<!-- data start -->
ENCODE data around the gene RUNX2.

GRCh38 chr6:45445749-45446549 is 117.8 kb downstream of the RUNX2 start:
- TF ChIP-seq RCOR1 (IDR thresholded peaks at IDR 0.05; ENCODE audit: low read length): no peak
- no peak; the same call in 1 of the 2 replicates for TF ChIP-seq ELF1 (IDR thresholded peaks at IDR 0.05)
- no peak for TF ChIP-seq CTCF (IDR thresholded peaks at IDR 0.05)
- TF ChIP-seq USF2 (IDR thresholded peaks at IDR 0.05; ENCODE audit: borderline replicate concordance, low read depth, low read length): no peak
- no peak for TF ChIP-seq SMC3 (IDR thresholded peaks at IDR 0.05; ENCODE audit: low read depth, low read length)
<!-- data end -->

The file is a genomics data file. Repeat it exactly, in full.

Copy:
ENCODE data around the gene RUNX2.

GRCh38 chr6:45445749-45446549 is 117.8 kb downstream of the RUNX2 start:
- TF ChIP-seq RCOR1 (IDR thresholded peaks at IDR 0.05; ENCODE audit: low read length): no peak
- no peak; the same call in 1 of the 2 replicates for TF ChIP-seq ELF1 (IDR thresholded peaks at IDR 0.05)
- no peak for TF ChIP-seq CTCF (IDR thresholded peaks at IDR 0.05)
- TF ChIP-seq USF2 (IDR thresholded peaks at IDR 0.05; ENCODE audit: borderline replicate concordance, low read depth, low read length): no peak
- no peak for TF ChIP-seq SMC3 (IDR thresholded peaks at IDR 0.05; ENCODE audit: low read depth, low read length)